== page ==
Grapevine Takes A Tour On Icelandic Horseback

Grapevine Takes A Tour On Icelandic Horseback

Photos by
Julia Staples

You’d think from the looks of these dwarfen beasts that they’d be meek and mild, happy to carry a hobbit off on an adventure into Iceland’s fairytale landscape. At least, this is what I had in mind when I stepped into the Íshestar stables. The reality was somewhat different.

Horse tales

One of my misconceptions was cleared up as soon as I walked out into the paddock full of Icelandic horses (don’t call them ponies). Their stocky bodies and very soft fur might seem cute from afar, but they’re larger than they seem, and powerful. Anna Buhl, one of the Íshestar guides, told me that the bigger animals can hold up to 110 kg. Thanks to their hardiness, Icelandic horses have prospered for over 1000 years since early settlers introduced the breed to Iceland. From then until now, horse import has been virtually unheard of, and was officially banned in 1882 to prevent disease from entering the country. This has also ensured that other horse breeds haven’t found their way into the genetic stock, so the Icelandic horse has retained its unique traits.

Icelandic horses are also special because they can travel at five different gaits, Anna informed me, including the tölt, a walking-trotting-like gait. Over the two-hour “Lava Tour”, my group did little of the famous tölt, though I had wanted to try it.
On the upside, the ride was still great for beginners and those in the mood for a leisurely ride. The lava-covered landscape and the volcano it surrounded, Mt. Helgafell, were spectacular no matter what the pace.

But the horses themselves were most interesting to me. Just as I had imagined, they are placid with humans, but I was surprised how playful they were with each other. In the pen as our horseback riding group was preparing to disembark, one was engaging in some sort of ear nibbling, a second was leaning its butt obtrusively into another, and a couple was walking in an endless circle of bum biting. One of the girls at the stable confirmed that the horses were playing, not fighting. If one of them did get hurt in a rare tussle, she told me, you would hear about it from across the farm, and the aggressor would immediately stop.

Anna laughed as she and I watched the horses getting rowdy amongst themselves: “If you have a horse and you’ve been riding, and you take it to the paddock, it can be, like, crazy.”

But Icelandic horses are sweet natured in general, and respond well to humans. “They are very good-hearted,” Anna told me. “A lot of them are very calm. Loyal.”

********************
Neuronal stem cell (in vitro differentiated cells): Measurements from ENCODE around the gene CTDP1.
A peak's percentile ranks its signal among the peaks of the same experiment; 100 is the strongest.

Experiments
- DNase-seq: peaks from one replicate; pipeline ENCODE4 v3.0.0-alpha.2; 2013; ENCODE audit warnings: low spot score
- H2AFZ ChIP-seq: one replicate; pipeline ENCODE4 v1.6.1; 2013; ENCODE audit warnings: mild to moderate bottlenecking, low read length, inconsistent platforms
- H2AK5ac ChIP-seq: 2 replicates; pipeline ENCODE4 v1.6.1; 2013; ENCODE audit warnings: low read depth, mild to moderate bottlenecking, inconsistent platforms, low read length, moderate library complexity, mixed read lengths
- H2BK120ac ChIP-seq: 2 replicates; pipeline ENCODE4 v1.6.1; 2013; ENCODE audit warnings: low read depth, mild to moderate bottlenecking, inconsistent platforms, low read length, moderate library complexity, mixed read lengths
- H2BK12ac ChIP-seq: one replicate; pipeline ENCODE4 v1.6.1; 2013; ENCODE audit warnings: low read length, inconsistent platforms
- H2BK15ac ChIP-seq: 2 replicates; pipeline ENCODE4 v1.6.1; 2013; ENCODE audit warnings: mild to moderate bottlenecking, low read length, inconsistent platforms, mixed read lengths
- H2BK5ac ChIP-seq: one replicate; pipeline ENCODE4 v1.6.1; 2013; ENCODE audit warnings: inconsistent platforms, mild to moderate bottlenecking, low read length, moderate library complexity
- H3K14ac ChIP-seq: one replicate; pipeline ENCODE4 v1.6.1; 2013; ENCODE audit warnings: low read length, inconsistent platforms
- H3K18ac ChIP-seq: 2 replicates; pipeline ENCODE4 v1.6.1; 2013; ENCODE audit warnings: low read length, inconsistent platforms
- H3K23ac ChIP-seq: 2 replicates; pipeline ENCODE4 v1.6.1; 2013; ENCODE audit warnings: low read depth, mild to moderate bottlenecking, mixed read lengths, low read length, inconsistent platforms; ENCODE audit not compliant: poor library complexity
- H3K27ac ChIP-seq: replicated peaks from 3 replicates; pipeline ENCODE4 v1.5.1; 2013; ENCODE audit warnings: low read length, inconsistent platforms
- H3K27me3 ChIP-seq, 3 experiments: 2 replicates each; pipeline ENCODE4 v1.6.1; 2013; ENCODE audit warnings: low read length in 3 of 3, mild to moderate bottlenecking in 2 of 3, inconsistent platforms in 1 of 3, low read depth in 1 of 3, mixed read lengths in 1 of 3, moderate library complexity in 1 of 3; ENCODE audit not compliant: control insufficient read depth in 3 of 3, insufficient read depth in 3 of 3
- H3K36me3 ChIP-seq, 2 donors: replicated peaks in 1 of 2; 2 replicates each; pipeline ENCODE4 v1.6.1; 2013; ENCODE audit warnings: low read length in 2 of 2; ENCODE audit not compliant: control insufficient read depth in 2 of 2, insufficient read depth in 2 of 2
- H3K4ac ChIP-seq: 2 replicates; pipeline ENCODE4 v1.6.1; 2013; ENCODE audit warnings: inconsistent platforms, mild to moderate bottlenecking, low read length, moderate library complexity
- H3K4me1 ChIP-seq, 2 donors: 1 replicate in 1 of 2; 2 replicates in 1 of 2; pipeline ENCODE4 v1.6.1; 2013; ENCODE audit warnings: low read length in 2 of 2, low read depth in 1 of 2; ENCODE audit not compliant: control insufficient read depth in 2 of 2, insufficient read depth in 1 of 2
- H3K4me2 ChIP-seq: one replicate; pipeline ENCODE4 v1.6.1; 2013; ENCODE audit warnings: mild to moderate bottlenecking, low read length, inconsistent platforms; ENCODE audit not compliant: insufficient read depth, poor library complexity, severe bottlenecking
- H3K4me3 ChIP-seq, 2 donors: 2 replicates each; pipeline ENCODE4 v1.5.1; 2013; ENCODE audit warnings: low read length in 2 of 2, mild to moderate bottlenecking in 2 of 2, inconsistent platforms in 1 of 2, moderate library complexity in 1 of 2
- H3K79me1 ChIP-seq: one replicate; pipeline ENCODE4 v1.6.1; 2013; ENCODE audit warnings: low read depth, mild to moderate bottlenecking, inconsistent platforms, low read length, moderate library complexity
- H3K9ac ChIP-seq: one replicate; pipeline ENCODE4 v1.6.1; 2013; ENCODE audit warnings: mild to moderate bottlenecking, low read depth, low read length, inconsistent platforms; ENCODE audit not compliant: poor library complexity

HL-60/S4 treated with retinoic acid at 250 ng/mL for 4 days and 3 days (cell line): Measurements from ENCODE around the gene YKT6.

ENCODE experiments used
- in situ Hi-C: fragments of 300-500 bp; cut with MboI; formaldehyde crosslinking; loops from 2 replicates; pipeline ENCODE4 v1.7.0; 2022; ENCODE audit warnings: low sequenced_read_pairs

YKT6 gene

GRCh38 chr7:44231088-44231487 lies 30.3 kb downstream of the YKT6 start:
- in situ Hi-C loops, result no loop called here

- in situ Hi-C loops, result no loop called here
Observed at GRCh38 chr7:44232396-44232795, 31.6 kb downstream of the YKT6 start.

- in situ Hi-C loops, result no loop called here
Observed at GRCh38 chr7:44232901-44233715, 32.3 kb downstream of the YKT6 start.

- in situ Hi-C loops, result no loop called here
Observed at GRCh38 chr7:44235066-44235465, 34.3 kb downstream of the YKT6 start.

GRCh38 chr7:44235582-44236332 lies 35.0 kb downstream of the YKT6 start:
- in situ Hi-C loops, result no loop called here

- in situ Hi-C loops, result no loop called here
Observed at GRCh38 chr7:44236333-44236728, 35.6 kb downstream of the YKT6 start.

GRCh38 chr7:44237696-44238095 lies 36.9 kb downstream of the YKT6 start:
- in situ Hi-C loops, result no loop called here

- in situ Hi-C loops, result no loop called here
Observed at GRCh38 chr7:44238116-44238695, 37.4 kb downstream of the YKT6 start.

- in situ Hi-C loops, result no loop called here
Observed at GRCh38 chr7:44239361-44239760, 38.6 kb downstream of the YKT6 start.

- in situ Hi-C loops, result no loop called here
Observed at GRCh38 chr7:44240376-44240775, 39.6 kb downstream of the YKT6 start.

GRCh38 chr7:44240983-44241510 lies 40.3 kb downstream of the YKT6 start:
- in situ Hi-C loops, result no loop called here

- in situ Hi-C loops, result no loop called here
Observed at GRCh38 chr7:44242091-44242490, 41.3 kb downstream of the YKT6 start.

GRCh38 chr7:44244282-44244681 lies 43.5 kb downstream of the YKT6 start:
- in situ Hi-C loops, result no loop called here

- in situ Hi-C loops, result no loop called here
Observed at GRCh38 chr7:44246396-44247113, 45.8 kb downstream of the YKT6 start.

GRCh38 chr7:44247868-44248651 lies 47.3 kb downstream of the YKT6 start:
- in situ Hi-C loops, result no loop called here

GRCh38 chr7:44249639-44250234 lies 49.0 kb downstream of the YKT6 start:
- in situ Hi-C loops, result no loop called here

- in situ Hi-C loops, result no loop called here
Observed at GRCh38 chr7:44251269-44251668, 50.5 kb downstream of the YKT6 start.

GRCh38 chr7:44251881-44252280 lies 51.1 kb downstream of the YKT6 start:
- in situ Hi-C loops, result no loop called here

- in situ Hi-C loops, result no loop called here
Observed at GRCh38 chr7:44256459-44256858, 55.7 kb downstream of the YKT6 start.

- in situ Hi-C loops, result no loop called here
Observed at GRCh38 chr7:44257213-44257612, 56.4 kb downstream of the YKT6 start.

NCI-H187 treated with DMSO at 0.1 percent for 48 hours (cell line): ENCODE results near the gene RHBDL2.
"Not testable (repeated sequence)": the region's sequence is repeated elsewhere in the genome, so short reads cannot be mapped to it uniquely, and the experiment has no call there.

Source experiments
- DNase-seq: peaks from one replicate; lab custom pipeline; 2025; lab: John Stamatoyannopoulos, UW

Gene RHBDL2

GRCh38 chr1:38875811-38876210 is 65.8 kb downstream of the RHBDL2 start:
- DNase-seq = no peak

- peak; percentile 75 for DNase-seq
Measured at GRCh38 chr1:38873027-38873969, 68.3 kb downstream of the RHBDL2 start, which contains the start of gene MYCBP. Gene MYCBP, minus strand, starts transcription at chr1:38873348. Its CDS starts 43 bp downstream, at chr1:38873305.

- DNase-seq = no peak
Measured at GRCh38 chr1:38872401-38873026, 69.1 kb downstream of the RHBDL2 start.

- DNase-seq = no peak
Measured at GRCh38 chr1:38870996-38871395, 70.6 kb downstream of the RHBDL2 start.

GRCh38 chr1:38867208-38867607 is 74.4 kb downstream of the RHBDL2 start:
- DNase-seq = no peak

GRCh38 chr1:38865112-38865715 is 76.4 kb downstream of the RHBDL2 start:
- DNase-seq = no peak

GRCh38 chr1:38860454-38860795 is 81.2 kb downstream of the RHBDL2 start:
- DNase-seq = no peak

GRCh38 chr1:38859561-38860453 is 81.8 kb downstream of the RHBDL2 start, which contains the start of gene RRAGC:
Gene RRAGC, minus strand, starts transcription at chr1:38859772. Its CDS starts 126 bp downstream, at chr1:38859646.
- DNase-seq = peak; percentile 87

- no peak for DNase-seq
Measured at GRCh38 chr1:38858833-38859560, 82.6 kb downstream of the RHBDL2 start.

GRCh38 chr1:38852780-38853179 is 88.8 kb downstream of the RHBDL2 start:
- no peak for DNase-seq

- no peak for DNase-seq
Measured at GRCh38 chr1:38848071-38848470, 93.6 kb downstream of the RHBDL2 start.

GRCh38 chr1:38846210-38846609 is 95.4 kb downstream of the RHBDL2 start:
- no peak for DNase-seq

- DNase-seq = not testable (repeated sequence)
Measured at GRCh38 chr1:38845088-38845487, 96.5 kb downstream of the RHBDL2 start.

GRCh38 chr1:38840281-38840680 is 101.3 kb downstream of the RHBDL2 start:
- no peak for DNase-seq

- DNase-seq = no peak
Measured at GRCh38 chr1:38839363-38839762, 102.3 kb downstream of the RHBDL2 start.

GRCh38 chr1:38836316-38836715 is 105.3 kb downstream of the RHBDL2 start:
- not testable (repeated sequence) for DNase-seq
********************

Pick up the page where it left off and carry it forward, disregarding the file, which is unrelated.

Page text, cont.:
A bumpy beginning

Unfortunately, my group’s introduction to riding was short and didn’t include much about horse social signals. I would also have liked to learn more about how to ride. One of the guides gave me a whip, informing me my horse, Skvísa, was sometimes lazy. I should tap her butt to speed her up if digging my heels into her sides didn’t work. This was pretty much all the instruction we received, aside from “hold on”. With this level of horse education I felt a tad ridiculous, like a princess being carried in a litter on the back of an elephant with no knowledge about anything going on below.

Discomforts to come prepared for

As with most tourist trips in Iceland, to enjoy this trip you should dress warmly. Granted, my hands turn to ice at the slightest wisp of cold air. But two hours of sitting outdoors on a moving Icelandic horse will chill even the warmest-handed.
Thankfully, Íshestar took care of all the other accoutrements. In the stable change room we had our pick of rubber boots, sturdy rain jackets and rain pants and, of course, riding helmets. I completely tricked myself out and was glad I did, even though it didn’t rain. Despite the multiple sweaters and jacket I had wrapped myself in beforehand, these outer layers helped to cut the wind. And the rubber boots allowed me to walk on horse poop with abandon.

But even multiple waterproof layers can’t prevent the ass pain. For the next couple days afterwards be prepared to have bruised bum bones. That being said, I found I was actually kind of proud of my bruises. It’s like having hurting legs after a particularly strenuous run, or like having war scars, except that you do no work to acquire them. You just spend the afternoon and 57 Euro pretending you’re a hobbit riding your trusty steed into the great Icelandic unknown.

Trip provided by Íshetar. Booking: +354 555 7000 or check the website www.ishestar.is

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